OBAMA: Keep in mind, we didn't actually write a bill. We put forward a framework. I'm confident that the framework is going to look like the one that we put forward.
PLANTE: Well, that framework would cost about $900 billion, and that's another sticking point. But there's a test vote in the Senate, probably tomorrow, and if enough people vote for it, that could put pressure on the House to move it forward. Harry.
SMITH: Bill Plante at the White House this morning, thank you. Joining us now exclusively from Washington is Democratic National Committee Chairman and former Virginia Governor Tim Kaine. Governor, good morning.
TIM KAINE: Harry, good to be with you.
SMITH: We know that Democrats and Republicans basically all want these Bush tax cuts, which are, you know, due to expire at the end of the year, they want them to go forward. Democrats are arguing, saying, 'You know, we'd rather have a quarter million dollars or millionaires be taxed on that.' The President says that's not going to happen. Are House Democrats playing chicken with this and are they willing to drive off the cliff to make a point?
KAINE: Harry, I don't think they're willing to drive off the cliff because nobody wants to get to January 1 and see people hurt. Middle-class and low-income working people are going to see their taxes go up from 10% to 15%, a 50% increase on January 1. And we've got to have an extension of unemployment benefits. And so, you see the House doing what a legislative body always will, is that they're going to tinker around with it and try to find their own adjustments, but the framework is a set one. We've got to make these tax cut policies stick for the two-year extension come January 1 so Americans don't get hurt and we can spur more economic growth.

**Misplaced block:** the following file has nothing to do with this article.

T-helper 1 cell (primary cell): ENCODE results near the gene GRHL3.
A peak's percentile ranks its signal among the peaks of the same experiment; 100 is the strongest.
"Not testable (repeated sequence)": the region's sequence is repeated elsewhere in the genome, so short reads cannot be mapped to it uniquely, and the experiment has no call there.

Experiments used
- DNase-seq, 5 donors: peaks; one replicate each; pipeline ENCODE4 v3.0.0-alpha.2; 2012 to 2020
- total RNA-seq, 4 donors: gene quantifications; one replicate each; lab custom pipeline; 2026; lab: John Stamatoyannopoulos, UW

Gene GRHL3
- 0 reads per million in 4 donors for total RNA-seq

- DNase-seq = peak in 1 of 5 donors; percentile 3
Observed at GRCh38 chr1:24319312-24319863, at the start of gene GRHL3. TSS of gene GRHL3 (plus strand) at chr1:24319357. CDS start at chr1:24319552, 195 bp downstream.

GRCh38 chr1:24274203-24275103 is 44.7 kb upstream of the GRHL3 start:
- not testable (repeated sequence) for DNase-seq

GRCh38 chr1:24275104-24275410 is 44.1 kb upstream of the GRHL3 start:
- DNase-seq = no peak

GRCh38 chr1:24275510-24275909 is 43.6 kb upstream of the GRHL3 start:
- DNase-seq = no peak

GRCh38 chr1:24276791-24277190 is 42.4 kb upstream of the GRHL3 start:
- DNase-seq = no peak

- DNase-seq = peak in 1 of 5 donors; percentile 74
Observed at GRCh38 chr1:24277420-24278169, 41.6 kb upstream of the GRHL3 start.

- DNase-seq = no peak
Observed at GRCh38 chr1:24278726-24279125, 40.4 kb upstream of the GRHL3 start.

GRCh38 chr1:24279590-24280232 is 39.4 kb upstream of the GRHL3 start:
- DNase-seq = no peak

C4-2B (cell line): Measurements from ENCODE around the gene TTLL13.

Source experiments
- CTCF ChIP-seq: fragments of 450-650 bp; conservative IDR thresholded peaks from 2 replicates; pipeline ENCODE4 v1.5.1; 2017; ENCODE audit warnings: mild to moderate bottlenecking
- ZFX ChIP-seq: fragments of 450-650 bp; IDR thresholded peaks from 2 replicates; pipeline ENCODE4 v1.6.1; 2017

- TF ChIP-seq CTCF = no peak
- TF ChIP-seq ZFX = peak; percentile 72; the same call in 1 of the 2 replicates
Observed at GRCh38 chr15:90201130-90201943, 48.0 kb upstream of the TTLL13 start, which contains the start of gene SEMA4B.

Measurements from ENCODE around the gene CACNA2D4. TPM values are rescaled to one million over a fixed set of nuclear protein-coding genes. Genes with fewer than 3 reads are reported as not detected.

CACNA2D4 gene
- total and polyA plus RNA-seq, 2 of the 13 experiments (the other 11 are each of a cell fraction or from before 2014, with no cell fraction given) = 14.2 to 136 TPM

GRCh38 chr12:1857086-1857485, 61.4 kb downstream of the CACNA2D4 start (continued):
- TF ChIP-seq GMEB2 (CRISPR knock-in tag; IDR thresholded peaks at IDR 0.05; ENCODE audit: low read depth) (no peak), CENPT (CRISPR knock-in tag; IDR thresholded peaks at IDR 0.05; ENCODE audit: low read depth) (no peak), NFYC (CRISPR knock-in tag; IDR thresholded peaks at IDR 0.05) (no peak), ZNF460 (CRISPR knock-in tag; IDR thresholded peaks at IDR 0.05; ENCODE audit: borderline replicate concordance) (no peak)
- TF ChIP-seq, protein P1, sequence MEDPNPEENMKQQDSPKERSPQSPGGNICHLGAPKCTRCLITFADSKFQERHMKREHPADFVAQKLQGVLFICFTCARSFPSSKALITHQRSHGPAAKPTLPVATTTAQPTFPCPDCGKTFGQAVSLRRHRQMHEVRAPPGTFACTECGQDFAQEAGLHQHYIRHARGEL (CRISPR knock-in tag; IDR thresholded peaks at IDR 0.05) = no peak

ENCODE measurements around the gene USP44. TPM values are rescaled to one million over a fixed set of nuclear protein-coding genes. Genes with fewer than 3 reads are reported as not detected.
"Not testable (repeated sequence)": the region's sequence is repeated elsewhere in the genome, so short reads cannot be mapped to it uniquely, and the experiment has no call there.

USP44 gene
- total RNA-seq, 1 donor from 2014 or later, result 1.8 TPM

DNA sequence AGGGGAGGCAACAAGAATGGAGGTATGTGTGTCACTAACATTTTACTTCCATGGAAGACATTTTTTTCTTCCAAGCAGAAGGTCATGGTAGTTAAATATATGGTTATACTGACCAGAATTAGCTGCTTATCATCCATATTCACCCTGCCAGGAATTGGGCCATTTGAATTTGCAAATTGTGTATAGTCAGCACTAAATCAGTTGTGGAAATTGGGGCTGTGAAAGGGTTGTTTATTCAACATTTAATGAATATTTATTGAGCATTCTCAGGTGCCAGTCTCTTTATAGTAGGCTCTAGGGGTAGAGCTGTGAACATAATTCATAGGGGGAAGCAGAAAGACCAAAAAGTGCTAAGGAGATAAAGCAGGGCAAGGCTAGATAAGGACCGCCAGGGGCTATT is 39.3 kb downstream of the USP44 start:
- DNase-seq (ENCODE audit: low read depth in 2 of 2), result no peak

SMITH: Is this end up being just - really just posturing or theater, then? Because a lot of these Democrats come from heavily Democratic districts where they were easily re-elected in the election in November. They've got to be able to show their supporters, 'Look, we've got a spine, we didn't cave on this deal.'
KAINE: Well, that may be part of what's going on. And again, there may be some adjustments, as the President indicated, off the framework. But no matter what kind of district you live in you've got people who are going to get hurt if these tax cuts expire. The President didn't like having to agree to a situation that would accept the notion that those at the top end don't have expiring tax cuts but we're not going to let Americans get hurt and we need to continue to spur the economy.
SMITH: What is the chance - I mean, this gets extended, is a two-year extension - assume the economy's much better two years from now, assume you still have a Republican-dominated congress, there's any chance that these taxes ever going to go back into effect?
KAINE: Well, I think so. Look, by extending it two years, and I think this is going to happen, you're putting the debate about tax cuts for the wealthiest right in the heart of the presidential election, which, as you know, it's kind of a national plebiscite on important policies. I think the President feels very calm and confident that he can make the case during that campaign that we shouldn't be extending these tax cuts for the wealthiest, will put that in right in the laps of the American public and they can make that decision in 2012.
SMITH: Serious question with 30 seconds left, any real chance that these tax cuts are left to expire at the end of the year?
KAINE: I think there's virtually no chance. This is about governing, Harry. And Congress has got to govern now because the American people are counting on them to do the right thing. I think they will continue for two years.
SMITH: Governor Tim Kaine, we always appreciate your time. Thank you very much, sir.
KAINE: You bet, Harry. Thanks.
SMITH: Alright, take care.
- Kyle Drennen is a news analyst at the Media Research Center. You can follow him on Twitter here.